“Don’t wait to call 911 when a storm is approaching and ask where the nearest shelter is,” she added. “You need to know ahead of time and talk about it with your family and children.”

The worst thing citizens can do is chase storms or stand on their front porches to watch their progress.

“You’re putting yourself in harm’s way if you do that,” she said. “We’ve already identified you’re in a warned area and need to seek shelter.”

Abbott-Becker said contingency plans have been developed for large events such as the Hillsboro Arts & Crafts Fair or Chingawassa Days in Marion.

“Weather isn’t specific to the summer anymore, so we need to know what to do with extra populations in case of a weather event,” she said.

Information sources

Another great source of information in severe-weather situations is the public itself, Abbott-Becker said.

“The public shouldn’t be afraid to call us if they see a tornado,” she said. “Continued reporting and updating keeps people informed down the line.

“We encourage people to call the 382-2144 number, but if 911 is all you remember, we won’t hang up on you,” she said.

A direct link to the National Weather Service is only an arm’s length away for dispatch.

“We are fortunate to have a (National Warning System) phone, so all we have to do is push a button and we have verbal communications with the National Weather Service,” she said. “There’s only about one of these per three counties. We have one here, so we’re fortunate.”

Another excellent informational tool during severe weather is a National Oceanic & Atmospheric Administration Weather Radio, Abbott-Becker said.

“Marion County is served by two NOAA antennas-one from Harvey County and one outside Abilene-so you have coverage for your weather alert radio,” she said.

“It’s the best $38 you’ll ever spend-especially if you’re a rural resident-because you can be asleep, and if you’re in a warned area, the alarm will sound and start giving you information.”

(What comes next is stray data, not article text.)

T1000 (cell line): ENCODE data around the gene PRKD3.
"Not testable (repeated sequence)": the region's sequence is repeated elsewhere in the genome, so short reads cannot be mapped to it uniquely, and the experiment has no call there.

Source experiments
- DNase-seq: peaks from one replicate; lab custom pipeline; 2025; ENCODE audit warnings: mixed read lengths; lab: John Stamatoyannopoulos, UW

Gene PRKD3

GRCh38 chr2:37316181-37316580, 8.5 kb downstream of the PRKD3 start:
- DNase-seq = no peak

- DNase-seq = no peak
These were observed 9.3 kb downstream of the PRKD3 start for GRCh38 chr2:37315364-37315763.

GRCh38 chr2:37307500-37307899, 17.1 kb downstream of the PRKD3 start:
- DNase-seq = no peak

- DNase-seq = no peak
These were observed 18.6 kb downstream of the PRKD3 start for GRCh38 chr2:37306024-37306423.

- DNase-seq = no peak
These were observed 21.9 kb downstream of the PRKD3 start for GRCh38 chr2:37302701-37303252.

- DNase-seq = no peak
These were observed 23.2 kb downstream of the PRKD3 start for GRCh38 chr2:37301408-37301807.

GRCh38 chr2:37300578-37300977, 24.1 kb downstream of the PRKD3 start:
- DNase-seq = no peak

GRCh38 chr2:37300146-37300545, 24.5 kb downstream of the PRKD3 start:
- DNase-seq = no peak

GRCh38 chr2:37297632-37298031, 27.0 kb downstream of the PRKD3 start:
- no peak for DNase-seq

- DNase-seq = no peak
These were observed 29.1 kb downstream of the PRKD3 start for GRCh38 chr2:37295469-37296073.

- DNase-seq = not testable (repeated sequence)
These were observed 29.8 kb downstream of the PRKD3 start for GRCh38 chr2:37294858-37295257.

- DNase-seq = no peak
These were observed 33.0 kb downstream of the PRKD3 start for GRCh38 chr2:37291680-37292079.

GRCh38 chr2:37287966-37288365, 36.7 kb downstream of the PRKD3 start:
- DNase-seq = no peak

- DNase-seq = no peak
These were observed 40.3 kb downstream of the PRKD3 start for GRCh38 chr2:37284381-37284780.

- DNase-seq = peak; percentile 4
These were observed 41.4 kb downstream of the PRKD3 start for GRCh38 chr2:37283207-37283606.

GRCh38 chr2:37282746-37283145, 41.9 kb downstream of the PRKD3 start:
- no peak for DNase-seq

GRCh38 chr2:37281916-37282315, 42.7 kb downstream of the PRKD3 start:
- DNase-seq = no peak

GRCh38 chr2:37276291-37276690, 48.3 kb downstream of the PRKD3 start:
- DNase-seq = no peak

NOAA weather radios are equipped with a nine-volt battery backup in case electrical service is interrupted, she added.

No guarantees

While there are no guarantees everyone will be safe during every weather event, Abbott-Becker said Marion County has a network of trained professionals who provide some of the best safeguards available.

“You do have people working on your behalf,” she said. “Whether it’s tornadoes or floods, we take an all-hazards approach.

“We feel if we’re prepared for one, we’re prepared for them all,” she said. “It’s all up to the education of the public.


Storm Spotters to Meet March 29

The Marion City Auditorium will be the site of a storm-spotters meeting sponsored by the National Weather Service at 6:30 p.m., Wednesday, March 29.

“This will be a county-wide event and everyone is welcome,” said Michele Abbott-Becker, director of Marion County Communications and Emergency Management/Homeland Security.

“The Red Cross will be at this meeting and they’ll have handouts that show guidelines for your personal safety kit and what you need to have on hand.”

Abbott-Becker encourages school-bus drivers in Marion County to attend.

“Every one of those have radios, so if they see something that doesn’t look right, that’s one more tool for me,” she said.

“To me, people out in the field are very important. So the more people who have radios or communications and are trained, the better.”


Getting the word to people places

Once Marion County Communications alerts city departments around the county of impending weather problems, those departments, by protocol, contact specified locations that may be heavily populated. The following list is not exhaustive and is updated on an ongoing basis.

Florence: Oasis School.

Goessel: Bethesda Home; Goessel High and Grade schools.

Hillsboro: Hillsboro Community Medical Center and Long-term Care Unit; Parkside Homes; Hillsboro High School; Country Haven Inn; Vogt’s Hometown Market; Municipal Swimming Pool; Tabor College

Lincolnville: Centre High School; sirens set off for Pilsen.

Lost Springs: Centre Grade School.

Marion: Marion Manor, St. Luke Hospital & Living Center, Marion High and Marion Elementary schools; public swimming pool; September Apartments I & II; Hilltop Manor.

Peabody: Peabody-Burns High School; Peabody Grade School; Legacy Park; Westview Manor Nursing Home.